Although it's not a big surprise what seems clear from Lane's book is the development of road networks in north Jersey was driven by New York City's position as a major commercial center, seeking trade with the local communities of the more sparsely populated Garden State. Buying and selling with New Jersey customers was so important to New York City's merchants that they traveled to Newark to do business with local farmers which is apparently how Market Street got its name. This changed around 1812 when the introduction of the steam ferry boat shifted the market place for New York - New Jersey trade to the ferry depots in Jersey City and Hoboken accelerating the development of access roads to those points. By co-incidence or not, this happened during "the turnpike era in America" which Lanes says covers the first third of the 19th century. Turnpikes were (and are) simply roads where tolls were charged for usage, the name comes from a "pike" or bar placed across the road where tolls were collected. Toll payments financed the cost of surfacing roads with crushed stone which allowed horse drawn vehicles to travel at higher speeds than the 4 miles per hour on the primitive roads of the Colonial period.
Reading about the early turnpikes is fascinating because some of the names continue in use to this day. Examples include the Newark Pompton Turnpike, Hamburg Turnpike (originally the Paterson Hamburg Turnpike) and Franklin Turnpike in Bergen County. Some like the Newark Pompton Turnpike covered relatively long distances, but shorter routes were also developed, the first of which was the Bergen Turnpike, opened in 1802, to connect Hackensack with, of all places, the Hoboken ferry. While the exact locations aren't clear, the turnpike either followed the same route or connected with a road that existed since 1768 when a stage coach line was established between Hackensack and the ferry at Powles or Paulis Hook, now part of Jersey City. The real question, of course, is how close these roads came to the base ball incubator at Elysian Fields. In a grace filled moment, evidence arrived in the form of a lithograph of an annotated 1906 map of Hoboken available from the Hoboken Historical Museum at http://store.hobokenmuseum.org/maps/. The annotations overlay historic sites, including the base ball grounds at Elysian Fields, on to the 1906 street grid which is not terribly different from today.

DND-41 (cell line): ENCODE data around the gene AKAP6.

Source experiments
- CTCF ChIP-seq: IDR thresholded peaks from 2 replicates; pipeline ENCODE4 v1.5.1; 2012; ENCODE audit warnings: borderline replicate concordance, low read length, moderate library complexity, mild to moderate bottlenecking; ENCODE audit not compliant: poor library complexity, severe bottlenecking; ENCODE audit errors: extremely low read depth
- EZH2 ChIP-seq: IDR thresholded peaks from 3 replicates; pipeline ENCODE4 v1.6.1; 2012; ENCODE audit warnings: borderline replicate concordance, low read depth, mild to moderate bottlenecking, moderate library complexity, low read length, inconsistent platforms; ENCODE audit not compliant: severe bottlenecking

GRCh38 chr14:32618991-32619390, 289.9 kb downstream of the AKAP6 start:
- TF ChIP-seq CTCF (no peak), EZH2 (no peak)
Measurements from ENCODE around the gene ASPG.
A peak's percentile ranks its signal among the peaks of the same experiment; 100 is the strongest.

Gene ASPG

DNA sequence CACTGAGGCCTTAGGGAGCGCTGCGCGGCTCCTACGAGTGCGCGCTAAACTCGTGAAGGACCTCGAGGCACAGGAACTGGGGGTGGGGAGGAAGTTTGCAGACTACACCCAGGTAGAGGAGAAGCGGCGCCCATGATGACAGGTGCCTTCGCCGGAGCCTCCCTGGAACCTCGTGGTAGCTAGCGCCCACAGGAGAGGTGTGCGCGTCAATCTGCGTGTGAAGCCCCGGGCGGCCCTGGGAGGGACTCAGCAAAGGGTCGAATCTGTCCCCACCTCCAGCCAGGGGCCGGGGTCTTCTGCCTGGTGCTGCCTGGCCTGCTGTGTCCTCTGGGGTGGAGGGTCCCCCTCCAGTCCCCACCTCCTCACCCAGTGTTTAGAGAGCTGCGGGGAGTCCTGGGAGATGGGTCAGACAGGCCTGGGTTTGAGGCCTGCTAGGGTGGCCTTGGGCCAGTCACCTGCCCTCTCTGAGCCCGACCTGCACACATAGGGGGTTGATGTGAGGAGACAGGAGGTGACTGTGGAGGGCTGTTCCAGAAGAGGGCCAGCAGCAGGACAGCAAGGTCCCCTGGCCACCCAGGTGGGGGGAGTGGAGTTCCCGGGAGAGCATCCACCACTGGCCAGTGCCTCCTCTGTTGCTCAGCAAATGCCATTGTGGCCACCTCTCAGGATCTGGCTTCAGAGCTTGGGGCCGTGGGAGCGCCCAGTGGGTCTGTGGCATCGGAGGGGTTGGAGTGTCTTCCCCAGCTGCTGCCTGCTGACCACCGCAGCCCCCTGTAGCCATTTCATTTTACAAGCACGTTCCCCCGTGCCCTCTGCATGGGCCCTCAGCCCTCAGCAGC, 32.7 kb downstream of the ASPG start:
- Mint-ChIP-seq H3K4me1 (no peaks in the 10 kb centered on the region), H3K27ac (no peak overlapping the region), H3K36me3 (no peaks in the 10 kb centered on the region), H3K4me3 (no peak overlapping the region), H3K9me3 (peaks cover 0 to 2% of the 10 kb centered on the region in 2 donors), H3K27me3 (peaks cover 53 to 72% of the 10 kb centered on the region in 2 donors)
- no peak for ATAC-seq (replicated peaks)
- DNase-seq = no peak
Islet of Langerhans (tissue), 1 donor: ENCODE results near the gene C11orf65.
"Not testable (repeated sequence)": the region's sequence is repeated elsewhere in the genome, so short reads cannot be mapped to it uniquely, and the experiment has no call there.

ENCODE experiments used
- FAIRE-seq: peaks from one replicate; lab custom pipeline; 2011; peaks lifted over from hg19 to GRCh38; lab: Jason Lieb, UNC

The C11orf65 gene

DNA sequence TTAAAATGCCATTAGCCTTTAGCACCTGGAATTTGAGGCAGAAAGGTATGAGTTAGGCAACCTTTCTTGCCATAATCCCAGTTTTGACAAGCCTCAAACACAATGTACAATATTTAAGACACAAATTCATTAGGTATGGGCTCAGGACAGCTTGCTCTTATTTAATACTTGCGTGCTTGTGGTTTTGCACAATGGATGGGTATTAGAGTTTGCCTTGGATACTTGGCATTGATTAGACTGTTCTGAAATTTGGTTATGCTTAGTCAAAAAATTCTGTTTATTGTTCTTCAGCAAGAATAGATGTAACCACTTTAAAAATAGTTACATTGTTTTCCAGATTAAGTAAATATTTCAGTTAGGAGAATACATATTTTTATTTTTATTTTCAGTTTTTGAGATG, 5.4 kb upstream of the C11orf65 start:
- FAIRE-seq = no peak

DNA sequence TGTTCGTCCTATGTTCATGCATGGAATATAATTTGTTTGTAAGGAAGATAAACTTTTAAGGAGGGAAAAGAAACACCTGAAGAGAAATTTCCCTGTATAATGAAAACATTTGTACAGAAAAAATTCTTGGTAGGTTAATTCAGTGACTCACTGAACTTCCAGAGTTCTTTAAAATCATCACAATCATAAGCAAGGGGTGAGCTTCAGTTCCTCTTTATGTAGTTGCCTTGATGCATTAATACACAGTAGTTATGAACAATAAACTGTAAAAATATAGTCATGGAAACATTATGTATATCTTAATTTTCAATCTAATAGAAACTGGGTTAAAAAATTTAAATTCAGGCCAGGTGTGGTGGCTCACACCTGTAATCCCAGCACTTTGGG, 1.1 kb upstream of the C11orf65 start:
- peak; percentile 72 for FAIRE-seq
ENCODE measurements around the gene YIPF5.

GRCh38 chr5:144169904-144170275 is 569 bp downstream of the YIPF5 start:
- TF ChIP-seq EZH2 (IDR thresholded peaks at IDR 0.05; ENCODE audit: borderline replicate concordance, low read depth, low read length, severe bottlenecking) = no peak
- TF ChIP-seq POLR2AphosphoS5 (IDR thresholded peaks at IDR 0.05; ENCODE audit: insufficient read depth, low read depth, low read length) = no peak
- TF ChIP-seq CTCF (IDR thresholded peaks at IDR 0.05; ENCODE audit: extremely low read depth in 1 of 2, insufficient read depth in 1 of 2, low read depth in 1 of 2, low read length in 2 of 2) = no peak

Working with the information from the annotated map, the areas in red on either side of Hudson Street represent the location of the two base ball grounds at Elysian Fields. According to the annotations, the area on the left was the Knickerbocker grounds and the one on the right is simply labeled base ball ground, presumably the north ground occupied by the Mutuals in 1865. The black horizontal line on Washington Street represents the "north road" of the 1865 Clipper article which intersects with the turnpike, the blue line at about 8th Street. If I'm interpreting this correctly, a major north-south road ran literally right next to one of the base ball fields and well within visual range of the other, exposing passersby to the New York clubs playing and practicing at Elysian Fields six days a week. Prior to pursuing this I visualized Elysian Fields as cut off and isolated from the rest of New Jersey, existing primarily, if not exclusively, as green space for New York City. Lane's book plus the map help develop a different picture of a site passed daily by a not insignificant amount of traffic. Although this doesn't prove Newark and Jersey City's pioneering base ball players first experienced the game while bouncing along in an uncomfortable horse car, it's another strand in the web of interactions with base ball at Elysian Fields that got New Jersey's first base ball clubs on the field in 1855.